Category Archives: adaptation

Sometimes selection gives you more bang for your buck

Most species experience many environmental stressors simultaneously which means the direction and magnitude of evolutionary responses will depend on trade-offs between traits whose relationship may prevent them from being simultaneously optimized. Multiple sources of stress may act in opposing ways, for … Continue reading

RedditDiggMendeleyPocketShare and Enjoy
Posted in adaptation, evolution, proteomics | Leave a comment

Bigger on the inside

Evolutionary biology is, fundamentally, the study of how populations of living things change over time. Different creatures live different lives, and at any given point in time they seem to do so relatively well, which poses a question: how do … Continue reading

Posted in adaptation, book review, evolution, genomics | Tagged , | Leave a comment

Coral conservation through assisted evolution

Coral reefs occupy a tiny portion of the world’s oceans (see map below) but their biodiversity is hugely disproportionate to their size. More than 450 million people from 109 countries live in close proximity to coral reefs and depend upon the … Continue reading

Posted in adaptation, conservation, evolution, methods | Leave a comment

Interspecific gene flow enhances vectorial capacity

There are charismatic cases of gene flow between species, such as Neanderthals (see also Arun’s posts here and here), but the role of introgression in evolution remains poorly documented. Recently diverged species have incomplete reproductive isolation and can hybridize. Rapid … Continue reading

Posted in adaptation, bioinformatics, evolution, genomics, phylogenetics, Uncategorized | Leave a comment

Twice Mixed? Testing hypotheses of Neanderthal Introgression

Human migration in, and out of Africa was wrought with complex patterns of admixture (see my previous post summarizing the story so far). Of note were some recent findings on the disparity in amounts of Neanderthal introgression/ancestry between East Asians … Continue reading

Posted in adaptation, bioinformatics, evolution, genomics, mutation, Paleogenomics, population genetics | Tagged , | 1 Comment

Rescue me

Whiteley et al. (2015) review genetic rescue (GR), or the increase in population fitness (growth) owing to immigration of new alleles, in a new paper in TREE. Genetic rescue is a controversial and hasn’t been applied to any great extent … Continue reading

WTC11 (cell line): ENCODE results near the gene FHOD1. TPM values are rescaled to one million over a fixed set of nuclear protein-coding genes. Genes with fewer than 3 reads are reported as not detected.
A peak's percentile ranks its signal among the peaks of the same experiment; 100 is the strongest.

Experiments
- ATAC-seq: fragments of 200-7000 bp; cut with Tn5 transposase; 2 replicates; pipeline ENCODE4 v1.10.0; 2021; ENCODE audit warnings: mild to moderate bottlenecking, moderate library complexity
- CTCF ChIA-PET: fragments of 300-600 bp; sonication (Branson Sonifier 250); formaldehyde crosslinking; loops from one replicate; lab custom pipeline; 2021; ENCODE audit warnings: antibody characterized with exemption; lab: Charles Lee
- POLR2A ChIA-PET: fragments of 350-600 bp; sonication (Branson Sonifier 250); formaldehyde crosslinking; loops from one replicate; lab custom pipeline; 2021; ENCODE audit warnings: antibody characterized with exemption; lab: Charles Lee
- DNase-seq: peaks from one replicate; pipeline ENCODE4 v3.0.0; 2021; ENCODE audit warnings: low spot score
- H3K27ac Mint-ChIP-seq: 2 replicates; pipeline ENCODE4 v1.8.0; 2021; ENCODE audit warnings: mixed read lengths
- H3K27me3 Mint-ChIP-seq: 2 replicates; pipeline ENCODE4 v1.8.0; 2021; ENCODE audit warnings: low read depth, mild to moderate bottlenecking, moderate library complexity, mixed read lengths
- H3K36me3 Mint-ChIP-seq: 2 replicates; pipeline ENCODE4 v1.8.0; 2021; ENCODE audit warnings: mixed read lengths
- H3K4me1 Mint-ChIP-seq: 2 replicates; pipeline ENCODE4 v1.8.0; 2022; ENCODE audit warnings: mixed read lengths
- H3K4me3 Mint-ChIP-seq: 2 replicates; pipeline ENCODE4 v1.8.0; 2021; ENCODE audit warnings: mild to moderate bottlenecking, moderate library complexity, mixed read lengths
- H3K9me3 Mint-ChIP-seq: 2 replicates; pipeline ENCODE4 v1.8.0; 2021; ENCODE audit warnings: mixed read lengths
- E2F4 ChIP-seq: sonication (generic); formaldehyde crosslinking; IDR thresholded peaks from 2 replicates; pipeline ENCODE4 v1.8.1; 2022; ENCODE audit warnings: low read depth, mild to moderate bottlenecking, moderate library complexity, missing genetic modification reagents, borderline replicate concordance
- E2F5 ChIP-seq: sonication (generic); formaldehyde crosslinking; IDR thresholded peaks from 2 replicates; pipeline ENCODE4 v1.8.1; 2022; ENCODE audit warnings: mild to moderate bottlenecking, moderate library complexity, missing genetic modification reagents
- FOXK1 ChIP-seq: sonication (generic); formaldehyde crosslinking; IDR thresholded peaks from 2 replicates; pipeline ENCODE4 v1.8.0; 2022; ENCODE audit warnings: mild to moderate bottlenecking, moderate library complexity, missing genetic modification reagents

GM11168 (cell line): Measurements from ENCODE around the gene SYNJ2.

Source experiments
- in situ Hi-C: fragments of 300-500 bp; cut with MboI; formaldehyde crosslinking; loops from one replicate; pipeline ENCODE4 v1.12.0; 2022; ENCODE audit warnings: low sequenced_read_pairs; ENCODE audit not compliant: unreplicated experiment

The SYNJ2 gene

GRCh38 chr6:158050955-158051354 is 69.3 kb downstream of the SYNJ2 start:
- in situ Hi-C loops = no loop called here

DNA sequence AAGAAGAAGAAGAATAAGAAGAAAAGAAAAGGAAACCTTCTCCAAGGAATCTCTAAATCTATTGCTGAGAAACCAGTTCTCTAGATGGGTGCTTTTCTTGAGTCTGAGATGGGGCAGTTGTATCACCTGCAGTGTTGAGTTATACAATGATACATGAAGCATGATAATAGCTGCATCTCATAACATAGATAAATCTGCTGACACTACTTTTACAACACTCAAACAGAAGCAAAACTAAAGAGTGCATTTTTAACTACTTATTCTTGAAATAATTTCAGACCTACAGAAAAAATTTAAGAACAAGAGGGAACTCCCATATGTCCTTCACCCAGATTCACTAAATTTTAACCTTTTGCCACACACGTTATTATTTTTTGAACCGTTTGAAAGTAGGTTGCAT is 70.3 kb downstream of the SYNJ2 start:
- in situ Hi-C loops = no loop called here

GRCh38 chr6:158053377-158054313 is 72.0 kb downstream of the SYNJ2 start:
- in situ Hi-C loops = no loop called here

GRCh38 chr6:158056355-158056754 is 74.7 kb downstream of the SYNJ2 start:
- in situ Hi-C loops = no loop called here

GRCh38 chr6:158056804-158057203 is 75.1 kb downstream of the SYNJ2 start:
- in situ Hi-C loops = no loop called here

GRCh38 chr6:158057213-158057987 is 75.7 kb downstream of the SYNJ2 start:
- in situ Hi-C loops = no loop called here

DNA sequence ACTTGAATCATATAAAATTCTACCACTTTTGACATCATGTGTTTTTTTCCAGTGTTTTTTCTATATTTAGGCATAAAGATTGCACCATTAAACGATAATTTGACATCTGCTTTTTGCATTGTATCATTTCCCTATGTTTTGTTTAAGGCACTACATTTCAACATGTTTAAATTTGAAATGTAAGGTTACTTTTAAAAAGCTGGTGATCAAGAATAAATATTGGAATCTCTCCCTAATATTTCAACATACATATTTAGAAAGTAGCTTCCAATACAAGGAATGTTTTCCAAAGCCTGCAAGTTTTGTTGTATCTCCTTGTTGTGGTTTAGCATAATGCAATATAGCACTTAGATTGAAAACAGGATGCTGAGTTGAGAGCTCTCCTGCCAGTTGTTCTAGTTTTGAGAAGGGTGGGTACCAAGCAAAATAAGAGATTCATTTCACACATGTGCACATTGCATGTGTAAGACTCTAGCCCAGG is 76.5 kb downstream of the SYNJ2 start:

Posted in adaptation, evolution, genomics, next generation sequencing | Tagged , , | Leave a comment

From crocodiles to coconuts

The first plant trypanosomatids were discovered in plant tissues over 100 years ago, but we know very little about their biology, life cycle or how they have adapted to life inside plants. Jaskowska et al. (2015) provide a review of … Continue reading

Posted in adaptation, Coevolution, evolution, genomics, natural history | Leave a comment

Species and sensibility

Pante et al. (2014) performed a literature review of marine population connectivity in order to illustrate the biased estimates of connectivity which can result from the failure to recognize an evolutionary-relevant unit, such as a species. When exploring the connectivity … Continue reading

Posted in adaptation, community ecology, conservation, DNA barcoding, natural history, next generation sequencing, phylogenetics, population genetics, speciation, theory | 2 Comments

Not everyone likes it hot … winter or not

On this Boxing Day, many of us may be bracing against winter storms.  For those of us in the Northern Hemisphere, we might all be dreaming of summer weather (including those of us who think a Southern Californian version of winter downright … Continue reading

Posted in adaptation, natural history | Leave a comment

C.L. Gloger’s favorite owl

Biologists love clines. We’ve been mentally masticating on clines for decades. Clines in body size. Clines in color. Clines in heart size! Clines that go in circles! Recognizing clinal patterns in phenotypes or genotypes is fun, but discovering the mechanisms behind … Continue reading

Posted in adaptation, Molecular Ecology, the journal, population genetics | Tagged , , | Leave a comment